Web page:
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The Subtle Star Wars Reference You Never Noticed In Men In Black

Even though the events in the Star Wars saga took place a long time ago in a galaxy far, far way, they were so memorable they are still influencing life in this galaxy, right here on planet Earth, in modern times. At least, that seems to be the case in the Men in Black universe, where the aliens of Star Wars might possibly exist.

The 1997 film Men in Black introduced audiences to the secret MiB agency that manages and polices the affairs of extraterrestrials living on our planet, but who hide from normal humans. Starring Will Smith as rookie MiB Agent J and Tommy Lee Jones as veteran Agent K, the movie was a massive success, cemented Smith's status as an A-list movie star, and launched a franchise.

But it also revealed who the "real" aliens are among the celebrity set. During his first day of on-the-job orientation Agent J is shown a display of some of the famous faces living on Earth who are actually aliens in disguise.

Some of the personalities on the surveillance screen include actors Sylvester Stallone and Danny DeVito, singer Dionne Warwick, and weatherman Al Roker. Two directors are also shown: Steven Spielberg and Star Wars creator George Lucas. Somehow it is not entirely shocking for the filmmakers behind E.T., Close Encounters of the Third Kind, and the original Star Wars trilogy to be aliens. After all, they both have crafted classic stories involving outer space. But while Spielberg never showed too much of the home planets in his sci-fi work, Lucas' saga is entirely set on other worlds.

This raises an intriguing question: if Lucas is an alien in Men in Black, did he base Star Wars on real characters from that far away galaxy?

If the other Star Wars reference in Men in Black is any indication, then yes!

Are the Worm Guys from the Star Wars galaxy?

As intriguing as it is to see Lucas shown in the MiB surveillance files, the Star Wars universe is actually established within Men in Black canon a few minutes earlier.

The scene in question takes place right after Agent J — then still known as NYPD officer James Darrell Edwards III — aces his recruitment tests at MiB HQ. While the other candidates are ushered into a room for neuralyzing, Agent K offers him a job. But J still isn't signing onto the whole notion of aliens on Earth, and asks to be escorted out. Agent K agrees, but first makes a coffee stop in the break room.

And that's when we meet the "Worm Guys." Agent J looks on, stunned, as K talks to the quartet of sarcastic, squirmy little dudes who smoke cigarettes, trade gossip, and spill coffee.

What's so notable isn't how the worms behave, but what language they're speaking. When K interrupts them, they are heard saying, "wanga," followed by a series of other alien phrases (which the agent seems to understand). Agent K retrieves his coffee, and departs as the worms continue to chatter in the strange language.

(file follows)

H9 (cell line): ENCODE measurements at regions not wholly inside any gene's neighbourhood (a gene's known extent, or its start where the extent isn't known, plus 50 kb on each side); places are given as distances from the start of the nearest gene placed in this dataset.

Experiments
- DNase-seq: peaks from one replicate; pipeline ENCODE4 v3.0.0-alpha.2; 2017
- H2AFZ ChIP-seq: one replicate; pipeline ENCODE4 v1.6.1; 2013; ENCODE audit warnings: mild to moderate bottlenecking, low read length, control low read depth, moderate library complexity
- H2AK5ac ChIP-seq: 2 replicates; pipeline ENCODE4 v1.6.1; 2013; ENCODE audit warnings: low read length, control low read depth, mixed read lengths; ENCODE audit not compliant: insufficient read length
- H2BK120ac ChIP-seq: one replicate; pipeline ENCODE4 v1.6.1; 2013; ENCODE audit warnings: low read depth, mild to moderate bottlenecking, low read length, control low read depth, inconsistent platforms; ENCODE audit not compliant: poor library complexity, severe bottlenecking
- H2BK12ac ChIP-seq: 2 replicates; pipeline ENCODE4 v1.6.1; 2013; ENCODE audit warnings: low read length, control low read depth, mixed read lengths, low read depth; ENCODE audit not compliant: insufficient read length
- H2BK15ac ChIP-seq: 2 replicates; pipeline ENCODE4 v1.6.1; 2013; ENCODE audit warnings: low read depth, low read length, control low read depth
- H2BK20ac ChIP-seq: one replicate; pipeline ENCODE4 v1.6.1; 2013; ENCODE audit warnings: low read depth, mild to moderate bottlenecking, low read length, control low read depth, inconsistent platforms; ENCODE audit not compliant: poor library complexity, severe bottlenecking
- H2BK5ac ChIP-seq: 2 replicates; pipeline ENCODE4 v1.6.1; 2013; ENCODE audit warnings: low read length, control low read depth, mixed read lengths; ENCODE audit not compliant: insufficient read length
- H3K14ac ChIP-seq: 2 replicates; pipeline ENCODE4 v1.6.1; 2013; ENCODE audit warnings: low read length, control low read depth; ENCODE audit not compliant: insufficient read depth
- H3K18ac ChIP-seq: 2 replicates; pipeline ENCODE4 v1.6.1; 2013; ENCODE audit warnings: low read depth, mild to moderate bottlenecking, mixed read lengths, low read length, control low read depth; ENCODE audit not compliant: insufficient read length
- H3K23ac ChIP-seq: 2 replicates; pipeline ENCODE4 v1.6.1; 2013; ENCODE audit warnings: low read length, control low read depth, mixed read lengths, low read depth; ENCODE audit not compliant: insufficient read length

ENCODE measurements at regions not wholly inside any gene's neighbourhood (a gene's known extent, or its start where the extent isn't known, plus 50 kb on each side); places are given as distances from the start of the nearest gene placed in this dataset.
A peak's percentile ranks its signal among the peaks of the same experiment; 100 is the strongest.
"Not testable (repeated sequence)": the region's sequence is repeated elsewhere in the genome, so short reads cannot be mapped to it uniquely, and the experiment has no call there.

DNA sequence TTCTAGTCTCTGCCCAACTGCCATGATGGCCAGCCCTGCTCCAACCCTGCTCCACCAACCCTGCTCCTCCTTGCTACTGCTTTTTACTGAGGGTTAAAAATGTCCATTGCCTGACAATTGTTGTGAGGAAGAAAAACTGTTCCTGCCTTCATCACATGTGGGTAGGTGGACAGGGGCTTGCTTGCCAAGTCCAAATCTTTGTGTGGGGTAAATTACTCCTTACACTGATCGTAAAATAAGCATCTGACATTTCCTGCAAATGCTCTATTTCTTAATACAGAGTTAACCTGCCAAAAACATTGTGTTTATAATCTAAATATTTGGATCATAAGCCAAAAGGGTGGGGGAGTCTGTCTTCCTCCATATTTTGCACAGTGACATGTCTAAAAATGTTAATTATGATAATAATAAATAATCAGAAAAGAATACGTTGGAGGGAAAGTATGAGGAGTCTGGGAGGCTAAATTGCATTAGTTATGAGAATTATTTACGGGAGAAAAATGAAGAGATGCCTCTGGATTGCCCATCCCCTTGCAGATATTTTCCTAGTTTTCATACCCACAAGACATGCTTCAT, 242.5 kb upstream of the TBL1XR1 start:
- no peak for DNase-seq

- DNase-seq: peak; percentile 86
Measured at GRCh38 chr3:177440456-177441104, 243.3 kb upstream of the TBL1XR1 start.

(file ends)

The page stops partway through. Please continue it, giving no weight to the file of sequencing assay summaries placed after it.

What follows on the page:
The moment passes so fast that it is easy to miss, but Star Wars fans might have found it familiar. While a direct translation isn't known, the Worm Guys are speaking in the language known as Huttesse, famously spoken by intergalactic gangster Jabba the Hutt.

Does this make George Lucas an alien?

Also pretty wormy in appearance — although much, much larger — Jabba made his debut in 1983's Star Wars: Episode VI - Return of the Jedi. In that film, he's a kingpin of crime lounging about his palace on the planet Tatooine. Audiences did not learn much about Hutt's backstory in Jedi, but in subsequent appearances in the Star Wars saga, it was revealed that Jabba came from the planet Nal Hutta, which is swampy, fetid, and frequently wet with greasy rain.

It also seems like the kind of place the Worm Guys might have ended up before making their way to Earth — which is a pretty mind-blowing thought exercise. So what is the likely story with the Worm Guys speaking Huttese in this overlooked moment from Men in Black (and then again in 2002's Men in Black 2)?

It could simply be an obscure reference from MiB executive producer Spielberg as a shout out to his friend Lucas. But we prefer to think that director Barry Sonnenfeld was firmly establishing Star Wars within the MiB universe. That would then suggest that not only is George Lucas a legit alien posing as a human under surveillance by agents, he might have even based his galactic saga on real events from his home world.

If so, that means there just might be Jedi and Yoda Babies on their way to earth any minute.